Why People Treat Us the Way they Do.


There’s an idea out there in the psychology world that we create, to a large extent, how people treat us. This is a big one that I’ve recently been finding myself thinking and philosophizing about more than usual. Now obviously if we are rude and mean to someone most likely they will respond to us with anger or resentment… nothing profound there. And, sometimes bosses, coworkers, friends, loved ones, and even complete strangers will be overtly rude to us for no apparent reason… I’m not saying we necessarily caused them to treat us in this way… sometimes people are just having bad days and they decide to take it out on the next innocent person who unknowingly crosses their path.

I’m talking here about something a little more subtle and below the surface where there is always so much more going on. I’m talking about things like being talked down to by our partners; like feeling as though we’re always the one taking responsibility for coming up with ‘the plan’ with our friends; like we don’t get included in social get togethers at work or in our personal lives very often; Like our partners don’t trust us to make good decisions… I could go on but I think you get the point.

People don’t treat us the way we want them to.

It’s kind of a hard and painful concept to really look at and reflect on. Could it really be true that I’m largely responsible for setting up how others treat me? Perhaps, and often most unintentionally, but the truth is that we play a pretty major role in shaping how others approach us… especially those with whom we have closer relationships.

Think about this: Are there certain friends who you would never cancel plans on, but would on others? Have there been bosses that you find you want to impress and please and others you don’t really care to? Are there certain people who you would call the day off to make plans and others you only plan with a week or two in advance? Are there some family members who you feel you can be straightforward and honest with and others you often skirt around or avoid the issue with? Are there some friends you trust with your most personal secrets and others you would never go to in confidence?

What have they done to influence how you approach them?

This idea can be really challenging, or even upsetting for some – especially if we often find ourselves being treated poorly in our relationships and instead of then blaming others for their wrong doings and pointing the finger 100% outwards, we might have to take some pretty major responsibility and look inward, or at least partly inward and share some of the onus.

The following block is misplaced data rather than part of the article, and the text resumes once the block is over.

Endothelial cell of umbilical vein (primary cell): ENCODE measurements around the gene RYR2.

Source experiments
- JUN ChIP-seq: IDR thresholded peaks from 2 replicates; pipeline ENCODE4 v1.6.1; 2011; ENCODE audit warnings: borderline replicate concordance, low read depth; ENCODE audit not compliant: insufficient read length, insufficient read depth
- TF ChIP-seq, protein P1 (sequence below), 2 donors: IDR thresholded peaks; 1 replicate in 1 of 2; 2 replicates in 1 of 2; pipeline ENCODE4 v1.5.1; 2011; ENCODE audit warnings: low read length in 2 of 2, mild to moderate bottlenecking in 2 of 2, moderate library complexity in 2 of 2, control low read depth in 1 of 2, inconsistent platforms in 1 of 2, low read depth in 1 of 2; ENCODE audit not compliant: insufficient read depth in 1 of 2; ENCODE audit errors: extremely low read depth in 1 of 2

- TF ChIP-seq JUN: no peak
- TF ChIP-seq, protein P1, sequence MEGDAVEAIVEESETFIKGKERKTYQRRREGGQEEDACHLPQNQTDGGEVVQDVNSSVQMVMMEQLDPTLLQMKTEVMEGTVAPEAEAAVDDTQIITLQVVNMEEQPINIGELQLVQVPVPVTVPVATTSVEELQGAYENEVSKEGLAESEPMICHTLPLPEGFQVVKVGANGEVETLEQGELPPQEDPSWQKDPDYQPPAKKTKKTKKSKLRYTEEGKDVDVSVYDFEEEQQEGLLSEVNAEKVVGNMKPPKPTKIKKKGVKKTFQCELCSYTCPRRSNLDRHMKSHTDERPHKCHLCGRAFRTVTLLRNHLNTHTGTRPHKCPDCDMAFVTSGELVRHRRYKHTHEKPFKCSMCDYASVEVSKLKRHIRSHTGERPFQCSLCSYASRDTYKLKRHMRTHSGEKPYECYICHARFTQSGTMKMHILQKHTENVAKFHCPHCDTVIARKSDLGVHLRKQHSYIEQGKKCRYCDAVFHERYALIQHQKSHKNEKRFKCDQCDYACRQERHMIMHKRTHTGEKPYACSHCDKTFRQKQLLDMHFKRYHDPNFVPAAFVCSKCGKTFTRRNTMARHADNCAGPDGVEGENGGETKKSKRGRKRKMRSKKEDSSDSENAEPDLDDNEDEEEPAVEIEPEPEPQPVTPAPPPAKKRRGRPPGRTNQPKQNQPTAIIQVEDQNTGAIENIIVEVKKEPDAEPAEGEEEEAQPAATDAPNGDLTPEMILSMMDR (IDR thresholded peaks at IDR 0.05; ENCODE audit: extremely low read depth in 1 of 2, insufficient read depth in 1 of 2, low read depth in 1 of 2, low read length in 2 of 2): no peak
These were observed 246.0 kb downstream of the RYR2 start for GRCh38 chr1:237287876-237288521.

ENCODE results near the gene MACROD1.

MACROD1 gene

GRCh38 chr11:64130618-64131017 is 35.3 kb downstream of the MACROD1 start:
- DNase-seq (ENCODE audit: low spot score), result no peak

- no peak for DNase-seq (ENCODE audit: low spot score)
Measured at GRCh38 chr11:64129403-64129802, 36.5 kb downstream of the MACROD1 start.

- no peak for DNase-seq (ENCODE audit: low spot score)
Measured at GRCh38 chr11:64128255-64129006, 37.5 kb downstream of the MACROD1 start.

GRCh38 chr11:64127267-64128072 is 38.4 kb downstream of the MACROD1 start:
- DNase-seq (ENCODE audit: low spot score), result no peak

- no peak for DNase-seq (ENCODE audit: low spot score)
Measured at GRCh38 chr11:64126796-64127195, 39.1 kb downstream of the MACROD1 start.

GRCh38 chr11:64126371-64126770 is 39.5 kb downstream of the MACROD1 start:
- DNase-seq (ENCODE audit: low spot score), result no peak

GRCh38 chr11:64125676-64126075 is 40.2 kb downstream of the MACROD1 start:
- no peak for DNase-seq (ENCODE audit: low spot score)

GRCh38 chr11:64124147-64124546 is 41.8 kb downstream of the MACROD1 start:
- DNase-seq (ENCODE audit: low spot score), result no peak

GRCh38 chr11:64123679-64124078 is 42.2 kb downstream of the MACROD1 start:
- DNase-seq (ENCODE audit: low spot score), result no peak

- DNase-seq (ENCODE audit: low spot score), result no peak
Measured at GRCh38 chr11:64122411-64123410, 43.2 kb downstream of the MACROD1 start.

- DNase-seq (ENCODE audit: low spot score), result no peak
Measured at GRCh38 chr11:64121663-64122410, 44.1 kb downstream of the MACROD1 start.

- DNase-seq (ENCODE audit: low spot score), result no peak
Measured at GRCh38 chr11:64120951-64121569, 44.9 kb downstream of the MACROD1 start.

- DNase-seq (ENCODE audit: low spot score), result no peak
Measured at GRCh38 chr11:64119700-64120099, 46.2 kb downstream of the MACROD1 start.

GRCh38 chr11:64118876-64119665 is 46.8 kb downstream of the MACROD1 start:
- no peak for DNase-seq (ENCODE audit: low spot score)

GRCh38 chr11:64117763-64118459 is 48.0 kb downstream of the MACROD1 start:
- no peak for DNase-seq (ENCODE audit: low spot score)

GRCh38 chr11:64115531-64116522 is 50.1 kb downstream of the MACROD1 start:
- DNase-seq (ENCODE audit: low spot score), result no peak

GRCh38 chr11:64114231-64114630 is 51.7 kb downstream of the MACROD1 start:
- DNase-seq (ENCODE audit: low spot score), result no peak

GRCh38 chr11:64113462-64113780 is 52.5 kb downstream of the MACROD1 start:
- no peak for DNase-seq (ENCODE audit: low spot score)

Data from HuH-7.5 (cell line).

The good, if not GREAT news is that we are NOT helpless victims.

If we have the ability to play a major role in how others treat us for worse, then we can recast those roles and create opportunities for others to treat us how we actually want to be treated!

I’m not saying it’s easy, or that we will always be successful with every attempt, but we do actually have a lot more control then we might think.

One of the Most Important Skills You Can Use.


Recently I came across some psychology literature that caught my attention. The author, well-known psychiatrist Scott M. Peck, points out that one of the most important skills we can teach our children, and also practice more of ourselves, is delaying gratification. When we wait a few minutes/hours/days before indulging in a decadent dessert/buying a new pair of shoes/or becoming the first time owner of a new sports car we appreciate and enjoy the object of our desire much more, or, the other thing that happens is we lose interest in said item and decide not to splurge, which then tells us that it wasn’t actually all that important in the first place.

Research also shows that instilling this skill into our children as early as possible is imperative. In fact, it’s one of the most important skills we can teach them. Long term research has been done on children who were able to delay gratification from a young age and how that corresponds positively with their level of achievement and success as adults. Studies have shown that children, teenagers AND adults who are better at delaying gratification are not only more self-disciplined, they are also less impulsive and are more likely to be successful and satisfied with school, work and their relationships (Peck 1978).

In the Marshmallow Study (a hilarious little video to watch) we can see how even children who are quite young have learned (or not learned) how to delay gratification and practice self-discipline and self-control… sometimes by using whatever means necessary.